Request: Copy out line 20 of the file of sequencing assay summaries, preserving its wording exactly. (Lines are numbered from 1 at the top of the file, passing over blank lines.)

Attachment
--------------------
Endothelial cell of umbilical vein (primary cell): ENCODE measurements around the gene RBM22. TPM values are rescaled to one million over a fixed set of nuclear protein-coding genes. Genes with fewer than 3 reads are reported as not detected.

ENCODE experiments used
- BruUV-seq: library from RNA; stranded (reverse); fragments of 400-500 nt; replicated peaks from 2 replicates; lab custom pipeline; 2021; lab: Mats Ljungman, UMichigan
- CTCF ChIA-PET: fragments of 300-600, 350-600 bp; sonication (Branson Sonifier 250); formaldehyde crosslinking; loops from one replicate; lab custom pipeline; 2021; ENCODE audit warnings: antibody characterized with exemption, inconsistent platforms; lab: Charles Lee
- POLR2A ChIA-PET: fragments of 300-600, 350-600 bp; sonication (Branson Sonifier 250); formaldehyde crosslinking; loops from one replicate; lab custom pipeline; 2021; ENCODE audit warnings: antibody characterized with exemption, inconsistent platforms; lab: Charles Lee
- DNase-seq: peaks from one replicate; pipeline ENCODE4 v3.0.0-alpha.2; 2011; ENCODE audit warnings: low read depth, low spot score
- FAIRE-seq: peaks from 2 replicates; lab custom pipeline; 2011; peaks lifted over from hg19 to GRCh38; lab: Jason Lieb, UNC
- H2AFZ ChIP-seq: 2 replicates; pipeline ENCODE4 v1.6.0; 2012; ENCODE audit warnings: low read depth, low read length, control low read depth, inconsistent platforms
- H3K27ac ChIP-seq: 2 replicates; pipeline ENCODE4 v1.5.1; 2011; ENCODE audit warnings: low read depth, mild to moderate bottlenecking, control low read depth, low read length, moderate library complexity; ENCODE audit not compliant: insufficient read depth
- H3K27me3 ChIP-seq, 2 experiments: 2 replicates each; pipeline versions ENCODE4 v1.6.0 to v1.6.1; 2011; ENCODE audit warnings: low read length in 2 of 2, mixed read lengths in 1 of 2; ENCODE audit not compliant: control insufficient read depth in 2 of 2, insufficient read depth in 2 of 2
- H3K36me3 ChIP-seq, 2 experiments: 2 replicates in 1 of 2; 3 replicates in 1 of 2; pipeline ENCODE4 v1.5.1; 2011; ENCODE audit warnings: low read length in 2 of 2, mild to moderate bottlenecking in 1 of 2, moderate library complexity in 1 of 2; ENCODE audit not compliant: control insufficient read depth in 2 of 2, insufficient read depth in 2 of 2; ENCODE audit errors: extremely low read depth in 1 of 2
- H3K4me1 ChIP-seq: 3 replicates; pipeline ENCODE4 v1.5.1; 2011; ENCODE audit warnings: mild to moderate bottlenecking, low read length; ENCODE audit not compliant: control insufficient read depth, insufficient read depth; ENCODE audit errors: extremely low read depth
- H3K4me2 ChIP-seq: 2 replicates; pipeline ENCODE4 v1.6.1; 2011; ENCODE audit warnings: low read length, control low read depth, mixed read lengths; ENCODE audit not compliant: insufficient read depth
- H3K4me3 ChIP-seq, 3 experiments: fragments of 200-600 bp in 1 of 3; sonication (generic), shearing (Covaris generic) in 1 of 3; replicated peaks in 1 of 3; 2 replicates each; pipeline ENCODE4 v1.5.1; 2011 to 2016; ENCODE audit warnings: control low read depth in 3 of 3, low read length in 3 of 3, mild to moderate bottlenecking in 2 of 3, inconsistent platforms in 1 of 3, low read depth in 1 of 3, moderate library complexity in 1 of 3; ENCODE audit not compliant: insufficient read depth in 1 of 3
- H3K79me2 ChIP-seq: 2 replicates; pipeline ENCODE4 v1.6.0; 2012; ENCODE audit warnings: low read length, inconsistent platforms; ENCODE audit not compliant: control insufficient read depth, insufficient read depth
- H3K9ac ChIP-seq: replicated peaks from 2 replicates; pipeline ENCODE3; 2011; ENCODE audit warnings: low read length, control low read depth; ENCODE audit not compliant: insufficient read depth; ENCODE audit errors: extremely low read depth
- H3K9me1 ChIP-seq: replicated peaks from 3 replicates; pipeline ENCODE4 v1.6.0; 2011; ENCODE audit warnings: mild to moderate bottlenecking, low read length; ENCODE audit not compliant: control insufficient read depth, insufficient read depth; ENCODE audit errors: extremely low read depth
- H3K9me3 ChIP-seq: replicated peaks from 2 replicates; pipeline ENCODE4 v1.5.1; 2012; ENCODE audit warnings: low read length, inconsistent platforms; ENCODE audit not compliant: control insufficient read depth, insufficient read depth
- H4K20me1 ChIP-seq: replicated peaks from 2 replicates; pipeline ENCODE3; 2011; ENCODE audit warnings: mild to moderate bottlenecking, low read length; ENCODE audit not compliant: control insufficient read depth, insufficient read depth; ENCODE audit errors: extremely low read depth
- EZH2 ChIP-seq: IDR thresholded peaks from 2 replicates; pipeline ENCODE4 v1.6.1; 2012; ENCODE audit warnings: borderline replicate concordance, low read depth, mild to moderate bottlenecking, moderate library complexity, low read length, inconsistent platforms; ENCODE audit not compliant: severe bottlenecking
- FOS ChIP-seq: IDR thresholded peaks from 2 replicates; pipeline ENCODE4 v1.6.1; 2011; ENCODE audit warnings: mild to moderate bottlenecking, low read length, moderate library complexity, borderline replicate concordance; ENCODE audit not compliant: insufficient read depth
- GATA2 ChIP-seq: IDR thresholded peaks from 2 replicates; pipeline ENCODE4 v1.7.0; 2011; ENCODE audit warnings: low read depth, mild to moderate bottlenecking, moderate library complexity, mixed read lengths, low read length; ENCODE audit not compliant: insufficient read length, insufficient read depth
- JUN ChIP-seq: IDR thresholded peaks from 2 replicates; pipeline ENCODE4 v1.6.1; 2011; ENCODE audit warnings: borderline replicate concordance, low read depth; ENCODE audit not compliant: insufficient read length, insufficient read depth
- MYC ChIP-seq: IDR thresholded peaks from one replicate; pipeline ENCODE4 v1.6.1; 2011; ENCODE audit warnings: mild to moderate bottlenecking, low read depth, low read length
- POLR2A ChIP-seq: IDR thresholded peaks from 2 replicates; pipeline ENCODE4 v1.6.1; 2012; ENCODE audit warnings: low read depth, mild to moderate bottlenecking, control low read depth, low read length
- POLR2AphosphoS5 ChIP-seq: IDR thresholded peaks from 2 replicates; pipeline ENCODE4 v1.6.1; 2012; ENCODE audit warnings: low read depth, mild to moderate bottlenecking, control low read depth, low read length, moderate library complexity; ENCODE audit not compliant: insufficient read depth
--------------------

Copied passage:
- EZH2 ChIP-seq: IDR thresholded peaks from 2 replicates; pipeline ENCODE4 v1.6.1; 2012; ENCODE audit warnings: borderline replicate concordance, low read depth, mild to moderate bottlenecking, moderate library complexity, low read length, inconsistent platforms; ENCODE audit not compliant: severe bottlenecking